Because I was so bogged down in my story, I had no idea that I was learning one of the Big Secrets that all professional writers knew. While conferences, classes, how-to-write books, critique groups, and the such, are invaluable tools, the real test is disciplining yourself to actually write. Nobody can do that for you.
Eventually, the words turned into sentences that turned into pages that turned into chapters until – gasp – I held a completed manuscript in my hand!
The bad news? My book was rejected. Sure, I cried. I wanted to toss my typewriter into the nearest Dumpster and never write again. But there was a whole new cast of characters and a story unfolding in my head. I had to pick myself up and start all over again.
Thus, I learned another Big Secret that professional writers knew. Perseverance. You can be the most talented writer in the world, but if you can’t get your story down on paper it doesn’t count.
The good news? I sold the second book to Bantam’s Loveswept line. TOO MANY HUSBANDS arrived on bookshelves in 1987, and I went on to write almost 30 books for them before I moved from category romance to single titles.
My sons are now grown, and I write full time; but each day I have to draw on what I learned early on – again, those words, discipline and perseverance. It doesn’t matter if you’ve written one book or one hundred, those two ingredients are absolutely necessary to carry you through because even bestselling authors will tell you they have starts and stops, anxiety and doubt, and that the business of publishing can be as topsy-turvy as a carnival ride.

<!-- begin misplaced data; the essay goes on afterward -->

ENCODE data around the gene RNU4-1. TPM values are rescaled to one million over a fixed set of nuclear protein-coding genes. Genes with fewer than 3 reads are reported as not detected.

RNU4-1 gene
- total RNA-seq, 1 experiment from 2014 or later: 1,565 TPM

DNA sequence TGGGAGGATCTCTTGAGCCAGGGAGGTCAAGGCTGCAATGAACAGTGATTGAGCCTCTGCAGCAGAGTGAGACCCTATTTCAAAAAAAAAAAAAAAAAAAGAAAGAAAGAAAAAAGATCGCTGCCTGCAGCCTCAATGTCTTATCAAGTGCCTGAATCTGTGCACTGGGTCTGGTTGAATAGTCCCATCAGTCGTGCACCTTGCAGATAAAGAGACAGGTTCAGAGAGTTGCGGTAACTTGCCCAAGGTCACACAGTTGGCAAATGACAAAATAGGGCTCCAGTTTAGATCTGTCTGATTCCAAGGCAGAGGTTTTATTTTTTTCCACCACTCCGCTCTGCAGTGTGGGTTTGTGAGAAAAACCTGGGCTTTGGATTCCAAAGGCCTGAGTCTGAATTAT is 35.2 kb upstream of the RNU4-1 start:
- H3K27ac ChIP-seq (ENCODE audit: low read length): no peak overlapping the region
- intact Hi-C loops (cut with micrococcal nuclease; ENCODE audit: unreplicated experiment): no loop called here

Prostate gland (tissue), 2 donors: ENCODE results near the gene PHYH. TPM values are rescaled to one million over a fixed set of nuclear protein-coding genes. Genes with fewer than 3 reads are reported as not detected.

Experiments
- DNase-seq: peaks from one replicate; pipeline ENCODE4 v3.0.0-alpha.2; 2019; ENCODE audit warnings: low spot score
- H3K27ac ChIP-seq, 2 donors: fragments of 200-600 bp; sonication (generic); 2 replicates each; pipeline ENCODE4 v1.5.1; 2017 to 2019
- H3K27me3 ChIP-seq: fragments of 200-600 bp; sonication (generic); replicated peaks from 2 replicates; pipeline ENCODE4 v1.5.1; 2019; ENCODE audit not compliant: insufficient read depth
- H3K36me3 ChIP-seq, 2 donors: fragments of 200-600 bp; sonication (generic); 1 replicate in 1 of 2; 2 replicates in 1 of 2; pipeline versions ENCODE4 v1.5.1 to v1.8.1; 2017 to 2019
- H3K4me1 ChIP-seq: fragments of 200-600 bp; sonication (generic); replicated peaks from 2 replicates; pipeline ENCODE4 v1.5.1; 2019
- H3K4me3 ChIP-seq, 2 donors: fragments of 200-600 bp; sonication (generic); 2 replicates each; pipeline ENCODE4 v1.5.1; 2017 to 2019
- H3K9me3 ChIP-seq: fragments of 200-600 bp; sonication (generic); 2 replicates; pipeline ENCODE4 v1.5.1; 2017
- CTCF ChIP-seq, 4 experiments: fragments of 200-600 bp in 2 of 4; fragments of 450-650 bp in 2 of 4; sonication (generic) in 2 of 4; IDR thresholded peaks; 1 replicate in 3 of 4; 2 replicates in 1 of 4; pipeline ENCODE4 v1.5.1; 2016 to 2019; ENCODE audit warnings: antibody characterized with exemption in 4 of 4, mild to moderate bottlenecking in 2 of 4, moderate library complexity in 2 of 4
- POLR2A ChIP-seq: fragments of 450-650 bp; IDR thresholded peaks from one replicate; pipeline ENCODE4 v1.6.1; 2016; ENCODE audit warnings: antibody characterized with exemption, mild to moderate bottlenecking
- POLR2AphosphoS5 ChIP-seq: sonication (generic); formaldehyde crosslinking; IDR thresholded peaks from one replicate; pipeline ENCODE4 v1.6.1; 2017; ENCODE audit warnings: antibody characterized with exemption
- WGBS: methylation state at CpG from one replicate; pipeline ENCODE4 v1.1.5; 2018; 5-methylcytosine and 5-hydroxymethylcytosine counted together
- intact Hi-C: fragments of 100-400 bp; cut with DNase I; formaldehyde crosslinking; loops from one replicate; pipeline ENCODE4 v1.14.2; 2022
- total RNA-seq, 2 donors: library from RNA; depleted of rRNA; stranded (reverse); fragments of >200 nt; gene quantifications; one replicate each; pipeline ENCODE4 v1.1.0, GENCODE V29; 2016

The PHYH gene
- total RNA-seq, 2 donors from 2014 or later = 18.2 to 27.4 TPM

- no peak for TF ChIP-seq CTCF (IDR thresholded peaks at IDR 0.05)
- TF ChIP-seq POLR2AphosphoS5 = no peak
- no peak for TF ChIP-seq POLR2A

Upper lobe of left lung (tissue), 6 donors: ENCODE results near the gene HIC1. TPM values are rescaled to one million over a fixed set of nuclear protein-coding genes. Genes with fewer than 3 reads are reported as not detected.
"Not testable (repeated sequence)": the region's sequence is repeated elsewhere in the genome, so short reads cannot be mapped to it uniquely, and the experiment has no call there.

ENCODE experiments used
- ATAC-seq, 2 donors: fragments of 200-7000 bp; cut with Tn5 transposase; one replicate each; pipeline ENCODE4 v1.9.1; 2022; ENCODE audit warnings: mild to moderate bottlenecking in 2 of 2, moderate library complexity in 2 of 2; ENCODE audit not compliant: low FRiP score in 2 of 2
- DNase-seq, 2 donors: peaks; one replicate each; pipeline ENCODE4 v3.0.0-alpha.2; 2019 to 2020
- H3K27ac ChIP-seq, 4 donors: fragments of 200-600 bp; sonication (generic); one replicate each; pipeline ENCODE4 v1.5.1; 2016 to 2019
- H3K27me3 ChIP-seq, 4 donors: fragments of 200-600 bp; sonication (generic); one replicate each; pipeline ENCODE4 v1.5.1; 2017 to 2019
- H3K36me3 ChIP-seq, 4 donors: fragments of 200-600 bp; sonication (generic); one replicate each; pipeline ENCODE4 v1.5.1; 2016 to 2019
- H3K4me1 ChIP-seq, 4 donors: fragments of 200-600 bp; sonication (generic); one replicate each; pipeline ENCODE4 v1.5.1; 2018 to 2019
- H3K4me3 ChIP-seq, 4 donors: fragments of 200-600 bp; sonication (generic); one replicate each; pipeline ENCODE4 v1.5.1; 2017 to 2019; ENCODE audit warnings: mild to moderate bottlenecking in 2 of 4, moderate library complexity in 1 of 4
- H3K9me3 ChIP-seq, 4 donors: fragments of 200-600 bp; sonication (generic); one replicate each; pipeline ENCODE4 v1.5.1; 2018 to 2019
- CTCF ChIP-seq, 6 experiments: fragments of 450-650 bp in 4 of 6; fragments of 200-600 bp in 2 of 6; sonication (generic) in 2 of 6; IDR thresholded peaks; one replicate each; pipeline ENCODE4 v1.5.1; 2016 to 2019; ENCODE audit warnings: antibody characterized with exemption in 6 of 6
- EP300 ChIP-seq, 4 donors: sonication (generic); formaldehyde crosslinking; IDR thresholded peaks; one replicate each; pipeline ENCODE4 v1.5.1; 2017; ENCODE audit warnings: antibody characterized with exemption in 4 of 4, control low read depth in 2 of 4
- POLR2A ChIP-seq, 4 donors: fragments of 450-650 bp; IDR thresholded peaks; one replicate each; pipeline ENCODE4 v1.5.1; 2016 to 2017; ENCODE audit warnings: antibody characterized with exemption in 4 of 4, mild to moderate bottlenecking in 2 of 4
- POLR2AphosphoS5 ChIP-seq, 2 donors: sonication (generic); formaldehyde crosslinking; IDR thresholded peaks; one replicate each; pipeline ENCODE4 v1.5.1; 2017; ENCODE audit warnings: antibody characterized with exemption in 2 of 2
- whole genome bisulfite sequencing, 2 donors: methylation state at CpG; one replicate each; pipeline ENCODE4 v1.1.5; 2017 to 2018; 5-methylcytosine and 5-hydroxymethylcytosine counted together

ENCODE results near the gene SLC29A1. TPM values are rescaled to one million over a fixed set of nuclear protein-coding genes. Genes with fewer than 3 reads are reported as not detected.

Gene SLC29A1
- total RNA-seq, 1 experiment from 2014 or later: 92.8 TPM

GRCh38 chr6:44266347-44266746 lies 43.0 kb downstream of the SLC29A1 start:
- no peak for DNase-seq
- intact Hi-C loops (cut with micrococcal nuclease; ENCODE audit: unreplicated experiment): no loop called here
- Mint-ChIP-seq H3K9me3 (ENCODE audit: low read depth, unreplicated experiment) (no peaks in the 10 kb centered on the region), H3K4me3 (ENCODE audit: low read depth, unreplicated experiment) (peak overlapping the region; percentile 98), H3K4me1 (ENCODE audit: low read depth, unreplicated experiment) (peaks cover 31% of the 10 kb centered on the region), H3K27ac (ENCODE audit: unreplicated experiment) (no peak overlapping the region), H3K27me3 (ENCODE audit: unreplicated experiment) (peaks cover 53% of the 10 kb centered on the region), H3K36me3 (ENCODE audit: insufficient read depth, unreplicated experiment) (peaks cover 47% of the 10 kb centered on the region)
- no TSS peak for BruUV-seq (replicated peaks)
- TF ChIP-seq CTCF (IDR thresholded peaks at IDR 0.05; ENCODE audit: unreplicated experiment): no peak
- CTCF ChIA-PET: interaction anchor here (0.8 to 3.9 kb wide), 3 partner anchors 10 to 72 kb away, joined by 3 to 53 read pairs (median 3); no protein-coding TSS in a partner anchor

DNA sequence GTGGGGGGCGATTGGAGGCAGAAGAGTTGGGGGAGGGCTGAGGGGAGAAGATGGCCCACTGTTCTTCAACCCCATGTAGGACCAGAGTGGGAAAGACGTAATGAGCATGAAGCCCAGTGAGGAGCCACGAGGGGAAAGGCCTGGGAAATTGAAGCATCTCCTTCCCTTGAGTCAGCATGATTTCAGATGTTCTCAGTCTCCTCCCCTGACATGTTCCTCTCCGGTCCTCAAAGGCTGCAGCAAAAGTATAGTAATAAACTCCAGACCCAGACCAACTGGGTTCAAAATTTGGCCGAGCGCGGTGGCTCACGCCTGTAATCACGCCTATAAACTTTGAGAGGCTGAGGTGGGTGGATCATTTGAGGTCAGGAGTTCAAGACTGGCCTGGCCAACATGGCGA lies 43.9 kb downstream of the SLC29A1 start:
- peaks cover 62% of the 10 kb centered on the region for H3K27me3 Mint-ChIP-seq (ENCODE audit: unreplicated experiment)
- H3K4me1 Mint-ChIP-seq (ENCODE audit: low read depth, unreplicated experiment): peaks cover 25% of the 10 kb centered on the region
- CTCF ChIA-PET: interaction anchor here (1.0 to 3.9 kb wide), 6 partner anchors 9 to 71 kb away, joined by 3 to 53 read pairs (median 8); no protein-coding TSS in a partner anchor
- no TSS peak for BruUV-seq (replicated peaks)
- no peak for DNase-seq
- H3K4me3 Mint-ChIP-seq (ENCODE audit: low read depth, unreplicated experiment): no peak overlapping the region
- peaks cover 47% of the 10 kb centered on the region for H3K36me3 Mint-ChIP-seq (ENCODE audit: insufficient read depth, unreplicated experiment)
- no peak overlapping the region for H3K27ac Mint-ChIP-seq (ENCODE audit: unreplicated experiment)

For those who dream of writing or are just starting out, I would offer this advice. You may have read similar suggestions, but it never hurts to be reminded.
Set up a Time Budget. Just as we have to budget our finances – yeah, right, like I can keep a financial budget – we have to budget our time. Look closely at your schedule. You may have to give up things you like in order to make time for writing. Once you set up your writing schedule do everything you can to stick to it. Some writers work a certain amount of hours per day; others set a quota of pages they must write before they turn off their computer. Do what works for you. I’ve heard it takes 21 days to form a habit. Create good habits.
Put your goals, short- and long-term on paper and read them daily. Make sure your goals are achievable.
Learn the trade. While you can’t learn how to write until you start writing, it is important to have guides. Read the types of books you want to write and check books out at your library so you can learn the fundamentals of writing.